There’s been a lot of interesting articles about team Obama’s voter registration campaign, nation-wide and state by state. But Rhodes Cook’s article “A New Electorate in the Making?” at Larry J. Sabato’s Crystal Ball deserves a big plug as one of the most interesting, and certainly the post on the topic of recent voter registration trends that has the classiest graphics. (See also Ed’s post on Cook’s article) Michael Duffy of Time Magazine calls Cook’s piece an “an invaluable study that is the best glimpse yet of who is likely to be voting this fall..” Among Cook’s more interesting revelations:
…the number of registered Democrats in party registration states has grown by nearly 700,000 since President George W. Bush was reelected in November 2004, while the total of registered Republicans has declined by almost 1 million.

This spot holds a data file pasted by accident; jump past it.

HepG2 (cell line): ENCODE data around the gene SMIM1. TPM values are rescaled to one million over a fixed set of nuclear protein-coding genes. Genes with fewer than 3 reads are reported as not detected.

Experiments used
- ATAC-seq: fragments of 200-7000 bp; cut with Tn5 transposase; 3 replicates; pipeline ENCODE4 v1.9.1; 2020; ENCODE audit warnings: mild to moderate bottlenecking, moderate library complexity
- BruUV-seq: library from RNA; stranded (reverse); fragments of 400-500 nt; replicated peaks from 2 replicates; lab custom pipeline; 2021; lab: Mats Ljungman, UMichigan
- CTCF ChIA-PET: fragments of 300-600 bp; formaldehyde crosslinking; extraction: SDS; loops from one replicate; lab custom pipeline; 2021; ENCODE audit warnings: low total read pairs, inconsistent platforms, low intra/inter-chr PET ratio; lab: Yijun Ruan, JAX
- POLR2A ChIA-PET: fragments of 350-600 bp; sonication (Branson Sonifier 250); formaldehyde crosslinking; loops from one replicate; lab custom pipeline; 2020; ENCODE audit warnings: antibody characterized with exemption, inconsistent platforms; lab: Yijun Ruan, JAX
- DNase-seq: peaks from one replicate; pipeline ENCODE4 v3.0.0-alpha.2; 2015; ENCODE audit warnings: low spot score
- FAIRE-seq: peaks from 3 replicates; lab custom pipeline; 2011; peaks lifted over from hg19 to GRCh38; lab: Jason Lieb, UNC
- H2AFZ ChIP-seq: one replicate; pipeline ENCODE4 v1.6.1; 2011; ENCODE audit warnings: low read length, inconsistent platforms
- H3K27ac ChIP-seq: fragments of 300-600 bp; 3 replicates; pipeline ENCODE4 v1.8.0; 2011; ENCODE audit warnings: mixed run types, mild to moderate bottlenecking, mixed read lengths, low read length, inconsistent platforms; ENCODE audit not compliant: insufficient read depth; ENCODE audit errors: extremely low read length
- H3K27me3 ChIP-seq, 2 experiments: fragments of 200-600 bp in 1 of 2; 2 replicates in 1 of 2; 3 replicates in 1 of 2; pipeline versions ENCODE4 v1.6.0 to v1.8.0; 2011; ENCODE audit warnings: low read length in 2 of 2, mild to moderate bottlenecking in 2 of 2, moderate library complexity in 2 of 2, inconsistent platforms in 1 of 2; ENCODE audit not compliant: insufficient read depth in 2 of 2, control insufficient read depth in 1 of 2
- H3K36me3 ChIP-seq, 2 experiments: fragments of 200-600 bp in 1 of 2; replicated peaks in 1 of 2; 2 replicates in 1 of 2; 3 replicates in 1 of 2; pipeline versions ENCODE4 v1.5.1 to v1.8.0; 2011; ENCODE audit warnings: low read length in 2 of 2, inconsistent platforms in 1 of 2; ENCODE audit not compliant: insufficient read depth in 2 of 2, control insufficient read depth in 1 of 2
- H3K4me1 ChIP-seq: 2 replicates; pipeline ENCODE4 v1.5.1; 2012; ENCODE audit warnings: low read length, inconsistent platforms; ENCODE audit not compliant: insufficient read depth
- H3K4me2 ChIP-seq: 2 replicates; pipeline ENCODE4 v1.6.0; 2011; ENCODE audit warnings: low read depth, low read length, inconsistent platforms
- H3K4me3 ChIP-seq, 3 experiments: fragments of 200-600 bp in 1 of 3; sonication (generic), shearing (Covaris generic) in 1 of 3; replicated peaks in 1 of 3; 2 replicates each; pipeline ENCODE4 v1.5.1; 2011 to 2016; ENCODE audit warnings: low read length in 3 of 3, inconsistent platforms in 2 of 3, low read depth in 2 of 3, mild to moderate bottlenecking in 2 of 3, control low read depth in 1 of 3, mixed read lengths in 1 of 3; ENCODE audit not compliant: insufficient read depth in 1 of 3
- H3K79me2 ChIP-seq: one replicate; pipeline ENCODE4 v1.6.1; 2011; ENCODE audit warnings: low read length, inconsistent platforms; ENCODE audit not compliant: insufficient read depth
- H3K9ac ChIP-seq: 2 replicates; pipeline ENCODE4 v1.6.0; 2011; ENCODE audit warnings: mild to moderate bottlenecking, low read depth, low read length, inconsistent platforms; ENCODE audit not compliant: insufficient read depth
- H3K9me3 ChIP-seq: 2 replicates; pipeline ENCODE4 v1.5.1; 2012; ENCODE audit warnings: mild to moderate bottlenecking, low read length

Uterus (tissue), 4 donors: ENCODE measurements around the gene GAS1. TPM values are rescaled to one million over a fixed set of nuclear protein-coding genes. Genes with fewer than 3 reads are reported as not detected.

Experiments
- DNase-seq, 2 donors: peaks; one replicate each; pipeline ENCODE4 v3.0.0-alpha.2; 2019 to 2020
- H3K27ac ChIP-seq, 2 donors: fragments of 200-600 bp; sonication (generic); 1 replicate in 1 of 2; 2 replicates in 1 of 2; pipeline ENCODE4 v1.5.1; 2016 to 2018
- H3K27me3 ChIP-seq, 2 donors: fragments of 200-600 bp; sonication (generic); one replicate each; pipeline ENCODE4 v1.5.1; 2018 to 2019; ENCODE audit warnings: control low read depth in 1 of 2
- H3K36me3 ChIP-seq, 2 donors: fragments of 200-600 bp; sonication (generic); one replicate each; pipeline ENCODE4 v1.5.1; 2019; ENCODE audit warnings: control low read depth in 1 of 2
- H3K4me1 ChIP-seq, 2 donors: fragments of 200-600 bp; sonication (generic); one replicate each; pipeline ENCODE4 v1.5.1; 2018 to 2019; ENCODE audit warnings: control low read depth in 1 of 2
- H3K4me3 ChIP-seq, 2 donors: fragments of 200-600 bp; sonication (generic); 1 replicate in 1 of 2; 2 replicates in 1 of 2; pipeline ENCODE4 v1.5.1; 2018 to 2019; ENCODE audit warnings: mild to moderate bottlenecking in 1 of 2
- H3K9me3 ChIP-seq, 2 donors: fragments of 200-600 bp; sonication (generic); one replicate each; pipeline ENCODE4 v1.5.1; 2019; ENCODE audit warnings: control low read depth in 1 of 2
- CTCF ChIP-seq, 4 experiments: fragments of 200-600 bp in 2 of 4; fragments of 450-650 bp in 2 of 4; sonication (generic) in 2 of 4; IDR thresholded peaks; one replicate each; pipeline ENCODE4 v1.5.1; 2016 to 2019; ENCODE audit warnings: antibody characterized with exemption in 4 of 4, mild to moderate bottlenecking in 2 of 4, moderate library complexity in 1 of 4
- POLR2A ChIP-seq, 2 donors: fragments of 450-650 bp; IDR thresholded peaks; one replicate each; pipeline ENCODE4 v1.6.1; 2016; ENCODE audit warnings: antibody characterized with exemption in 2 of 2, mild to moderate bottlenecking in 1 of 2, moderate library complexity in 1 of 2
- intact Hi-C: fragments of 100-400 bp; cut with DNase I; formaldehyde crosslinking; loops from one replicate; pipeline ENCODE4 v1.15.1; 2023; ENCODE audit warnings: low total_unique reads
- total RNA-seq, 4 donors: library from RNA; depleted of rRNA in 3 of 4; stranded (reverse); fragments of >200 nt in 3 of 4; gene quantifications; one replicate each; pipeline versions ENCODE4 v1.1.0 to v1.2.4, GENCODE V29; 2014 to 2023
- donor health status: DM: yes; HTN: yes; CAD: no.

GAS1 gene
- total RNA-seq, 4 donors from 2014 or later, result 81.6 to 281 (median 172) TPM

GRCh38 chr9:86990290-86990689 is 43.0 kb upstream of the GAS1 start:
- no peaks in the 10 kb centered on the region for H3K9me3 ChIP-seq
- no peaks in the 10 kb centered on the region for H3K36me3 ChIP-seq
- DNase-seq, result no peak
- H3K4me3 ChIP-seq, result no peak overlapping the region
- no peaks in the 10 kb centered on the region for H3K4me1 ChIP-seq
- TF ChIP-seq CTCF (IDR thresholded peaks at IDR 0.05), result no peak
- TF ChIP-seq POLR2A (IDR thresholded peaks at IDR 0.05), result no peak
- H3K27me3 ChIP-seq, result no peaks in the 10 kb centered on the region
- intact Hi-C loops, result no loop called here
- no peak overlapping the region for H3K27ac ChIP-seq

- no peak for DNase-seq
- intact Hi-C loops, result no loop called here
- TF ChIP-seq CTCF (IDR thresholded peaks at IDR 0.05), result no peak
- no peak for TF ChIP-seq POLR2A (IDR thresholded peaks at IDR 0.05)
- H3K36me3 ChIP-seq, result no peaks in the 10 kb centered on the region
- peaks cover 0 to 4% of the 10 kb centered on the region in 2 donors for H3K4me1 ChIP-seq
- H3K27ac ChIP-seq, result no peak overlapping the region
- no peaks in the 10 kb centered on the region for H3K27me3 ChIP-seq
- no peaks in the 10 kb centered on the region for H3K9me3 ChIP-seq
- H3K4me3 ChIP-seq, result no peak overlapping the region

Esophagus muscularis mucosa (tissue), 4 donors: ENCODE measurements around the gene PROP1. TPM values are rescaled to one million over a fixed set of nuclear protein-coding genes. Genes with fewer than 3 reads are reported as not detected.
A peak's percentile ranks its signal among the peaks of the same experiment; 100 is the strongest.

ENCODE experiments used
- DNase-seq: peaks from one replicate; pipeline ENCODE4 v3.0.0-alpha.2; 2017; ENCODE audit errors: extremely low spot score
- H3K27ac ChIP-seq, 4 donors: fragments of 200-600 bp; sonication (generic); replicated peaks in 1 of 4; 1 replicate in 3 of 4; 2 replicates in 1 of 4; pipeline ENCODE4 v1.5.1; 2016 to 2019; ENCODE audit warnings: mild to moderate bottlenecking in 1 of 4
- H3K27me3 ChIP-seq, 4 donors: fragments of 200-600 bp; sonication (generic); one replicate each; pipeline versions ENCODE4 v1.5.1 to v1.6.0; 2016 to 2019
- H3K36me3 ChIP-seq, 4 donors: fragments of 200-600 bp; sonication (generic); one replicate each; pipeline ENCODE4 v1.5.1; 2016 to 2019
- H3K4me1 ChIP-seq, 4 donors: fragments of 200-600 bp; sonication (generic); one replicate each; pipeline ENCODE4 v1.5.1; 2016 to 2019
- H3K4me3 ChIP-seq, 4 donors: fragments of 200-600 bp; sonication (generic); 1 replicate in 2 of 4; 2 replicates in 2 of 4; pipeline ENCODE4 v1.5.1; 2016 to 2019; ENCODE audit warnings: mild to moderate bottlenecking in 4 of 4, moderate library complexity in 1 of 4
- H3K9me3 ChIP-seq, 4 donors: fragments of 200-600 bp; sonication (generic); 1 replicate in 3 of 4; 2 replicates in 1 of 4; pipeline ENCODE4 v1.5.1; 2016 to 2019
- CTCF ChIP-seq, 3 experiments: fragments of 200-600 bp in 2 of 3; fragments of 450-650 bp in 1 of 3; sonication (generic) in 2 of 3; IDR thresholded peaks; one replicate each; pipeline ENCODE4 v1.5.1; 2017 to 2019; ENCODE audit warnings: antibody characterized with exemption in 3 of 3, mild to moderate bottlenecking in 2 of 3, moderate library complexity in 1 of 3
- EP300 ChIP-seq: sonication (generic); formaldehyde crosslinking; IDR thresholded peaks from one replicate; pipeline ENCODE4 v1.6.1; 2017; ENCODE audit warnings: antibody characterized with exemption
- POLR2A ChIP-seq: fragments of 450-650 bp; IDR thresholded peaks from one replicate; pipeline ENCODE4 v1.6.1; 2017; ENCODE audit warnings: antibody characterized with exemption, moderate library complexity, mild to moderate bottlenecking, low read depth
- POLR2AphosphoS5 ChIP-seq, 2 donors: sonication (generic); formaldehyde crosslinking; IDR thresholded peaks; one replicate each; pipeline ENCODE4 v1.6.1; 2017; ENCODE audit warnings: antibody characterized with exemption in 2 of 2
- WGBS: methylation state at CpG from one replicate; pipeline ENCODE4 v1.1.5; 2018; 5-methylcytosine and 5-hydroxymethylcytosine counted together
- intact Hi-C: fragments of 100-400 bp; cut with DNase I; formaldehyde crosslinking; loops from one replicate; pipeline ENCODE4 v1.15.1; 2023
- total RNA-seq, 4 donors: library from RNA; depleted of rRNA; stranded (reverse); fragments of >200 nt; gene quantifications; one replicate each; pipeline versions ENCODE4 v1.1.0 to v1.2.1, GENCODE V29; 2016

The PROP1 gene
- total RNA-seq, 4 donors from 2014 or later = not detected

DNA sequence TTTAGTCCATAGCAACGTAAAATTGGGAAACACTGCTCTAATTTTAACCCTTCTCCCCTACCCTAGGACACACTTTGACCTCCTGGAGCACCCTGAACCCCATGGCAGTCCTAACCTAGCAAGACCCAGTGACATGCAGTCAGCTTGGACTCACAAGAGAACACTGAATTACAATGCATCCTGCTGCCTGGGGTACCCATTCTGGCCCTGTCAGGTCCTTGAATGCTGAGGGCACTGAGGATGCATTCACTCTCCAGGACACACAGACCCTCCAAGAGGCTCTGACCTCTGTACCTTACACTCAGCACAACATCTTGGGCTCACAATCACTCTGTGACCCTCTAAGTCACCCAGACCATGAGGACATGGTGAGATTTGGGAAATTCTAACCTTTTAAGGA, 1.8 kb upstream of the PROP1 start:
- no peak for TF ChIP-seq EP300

And that just reflects the 29 states that register by poltiical party. Duffy says of Cook’s data:
A hodgepodge change of 1.7 million registrations in about half the states may not sound significant in a nation that could see 110 million people vote in November, but it is, in fact, something that looks potentially seismic…in some battleground states for which new registrations by party are available, there is a comparable shift underway. Iowa, the most important swing state in the upper Midwest, has seen Democratic registration grow by about 68,000 since 2004 while Republican registration has dropped by nearly 27,000. (Bush won the state by about 10,000 votes in 2004.) In New Hampshire, which Kerry won in 2004 by about 9,000 votes, Democratic registration is up by 35,000 while new Republican voters number less than 2000. In Nevada, which Bush won by 21,000, Democrats have enrolled 16,000 new voters. Republicans have lost more than 43,000. Does it mean Obama will win these states? No. Does it make it easier to capture them? Certainly.
And Duffy says Obama’s campaign “hopes to triple or quadruple” the Dem registration edge by the election — a highly ambitious goal to be sure (Most registration deadlines are in October). But even if they merely double their edge, it seems a safe bet that ’08 will go down as a wave election.